Mari is in debate class. She is giving her speech on her story and how medical insurance, billing has caused issues for not just her, but other families with children facing a cancer diagnosis. Mari explains how some families even end up filing for bankruptcy. This is the 1st out of line comment Lyndsay gives saying how that families filing for bankruptcy isn’t bad for her because her dad is a bankruptcy lawyer and it keeps her in Prada shoes. The debate continues. Mari is rebutting about research dollars not going towards childhood cancers. Lindsay again interrupts to say how kids don’t actually get cancer, it only happens in movies and is super rare in real life. Mari continues the debate until time is called. It is now time for questions for the debaters. Lindsay then brings up a documentary about the sugar/cancer story and how this woman was completely cured etc., that if chemo is so expensive why not just cut out sugar. Mari explains how she has heard this story before and it is also the equivalent of victim shaming. Lindsay then responds with “oh did I hit a nerve”, and how Mari’s parents should have planned better to be able to afford a child having cancer. Mari needs to get away from Lindsay and everyone else who has never been in her shoes and doesn’t understand. She runs out of the classroom as soon as the bell rang. I have felt the same way before in certain situations, hearing the sugar/cancer connection story or other “cures” that people know about.
Jase sees Mari sitting on a bench in the hallway crying. Jase tries to comfort Mari she always seems so strong that words can not hurt her. Mari cries to him saying how she wishes she could be like him with no one having to know about his cancer. Mari then tells him about her appointment with a new prosthetics company. Mari then asks Jase what he will do when people find out about his story, because they will eventually find out. They then talk about being in charge of their own story. Jase then tells her how he isn’t even sure his leukemia is part of his story. The chapter ends with Mari saying how she has no idea what that is like, but she bets it is nice. I can see how Mari thinks it must be nice for Jase to not “have to” feel like explaining his situation to everyone.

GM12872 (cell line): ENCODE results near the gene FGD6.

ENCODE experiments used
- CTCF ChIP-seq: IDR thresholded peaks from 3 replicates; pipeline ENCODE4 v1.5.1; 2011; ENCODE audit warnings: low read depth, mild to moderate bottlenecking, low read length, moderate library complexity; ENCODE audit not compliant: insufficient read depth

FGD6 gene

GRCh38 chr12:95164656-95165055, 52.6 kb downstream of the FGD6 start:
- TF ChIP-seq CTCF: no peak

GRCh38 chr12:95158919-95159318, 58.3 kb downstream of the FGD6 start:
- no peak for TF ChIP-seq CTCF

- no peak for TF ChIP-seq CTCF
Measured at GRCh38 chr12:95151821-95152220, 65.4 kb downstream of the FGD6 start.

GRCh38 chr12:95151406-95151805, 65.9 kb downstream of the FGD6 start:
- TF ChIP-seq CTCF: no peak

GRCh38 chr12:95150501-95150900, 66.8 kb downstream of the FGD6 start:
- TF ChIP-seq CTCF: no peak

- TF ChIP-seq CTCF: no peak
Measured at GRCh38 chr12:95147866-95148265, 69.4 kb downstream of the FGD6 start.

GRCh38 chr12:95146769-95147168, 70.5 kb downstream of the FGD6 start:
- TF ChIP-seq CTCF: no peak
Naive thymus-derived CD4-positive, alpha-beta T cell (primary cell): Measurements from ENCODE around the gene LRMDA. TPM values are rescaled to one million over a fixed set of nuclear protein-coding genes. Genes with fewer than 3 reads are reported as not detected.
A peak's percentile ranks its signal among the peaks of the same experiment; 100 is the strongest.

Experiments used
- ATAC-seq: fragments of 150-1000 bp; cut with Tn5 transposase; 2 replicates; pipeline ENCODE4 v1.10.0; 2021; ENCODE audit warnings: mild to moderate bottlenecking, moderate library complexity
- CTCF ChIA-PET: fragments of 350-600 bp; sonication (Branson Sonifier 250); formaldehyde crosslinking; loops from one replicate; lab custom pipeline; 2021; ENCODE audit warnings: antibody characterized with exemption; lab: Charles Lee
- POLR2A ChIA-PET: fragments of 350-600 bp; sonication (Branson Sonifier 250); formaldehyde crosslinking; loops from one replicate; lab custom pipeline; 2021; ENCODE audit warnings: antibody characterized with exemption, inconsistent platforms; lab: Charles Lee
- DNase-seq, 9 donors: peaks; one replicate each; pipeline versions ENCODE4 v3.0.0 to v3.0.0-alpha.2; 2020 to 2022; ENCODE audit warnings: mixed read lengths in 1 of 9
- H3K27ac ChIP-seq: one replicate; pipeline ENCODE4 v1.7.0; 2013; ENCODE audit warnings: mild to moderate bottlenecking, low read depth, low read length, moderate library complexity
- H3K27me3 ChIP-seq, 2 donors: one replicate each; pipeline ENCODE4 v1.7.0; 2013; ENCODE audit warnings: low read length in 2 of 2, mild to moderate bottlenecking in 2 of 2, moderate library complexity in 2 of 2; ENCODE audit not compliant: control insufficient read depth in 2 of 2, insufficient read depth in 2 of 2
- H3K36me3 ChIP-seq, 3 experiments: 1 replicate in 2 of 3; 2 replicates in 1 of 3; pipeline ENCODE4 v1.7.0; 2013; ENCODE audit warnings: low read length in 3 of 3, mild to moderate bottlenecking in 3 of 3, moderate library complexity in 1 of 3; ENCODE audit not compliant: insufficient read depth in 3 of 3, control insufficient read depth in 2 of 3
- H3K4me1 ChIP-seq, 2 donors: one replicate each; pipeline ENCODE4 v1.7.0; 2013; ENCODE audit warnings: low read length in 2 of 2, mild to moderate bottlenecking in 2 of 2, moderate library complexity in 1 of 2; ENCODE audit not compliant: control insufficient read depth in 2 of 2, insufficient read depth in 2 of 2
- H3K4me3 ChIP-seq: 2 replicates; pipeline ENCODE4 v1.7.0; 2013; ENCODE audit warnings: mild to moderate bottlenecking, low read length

By Shamika H.:
I loved reading the book Finding Balance. Chapters 18-23 was the best part of the book. I learned a lot about the characters. It was an amazing book and I would love to read another book by this author. This book helped me find balance in my own life while dealing with cancer.
Join in next Monday for the comments and discussion on chapters 24-29!
We will talk about a few chapters each Monday until the book is done. If Monday happens to be a holiday, then the post will publish on Tuesday. Once we finish the book, we’ll use one more Monday to talk about general feelings from the book and anything else you’d like to discuss. We’ll also have a video chat book club discussion at the end! Join in, in the comments every week! Also, there will probably be spoilers so read along with us! Excited about the young adult cancer book club? Have any suggestions for future reads? Let us know!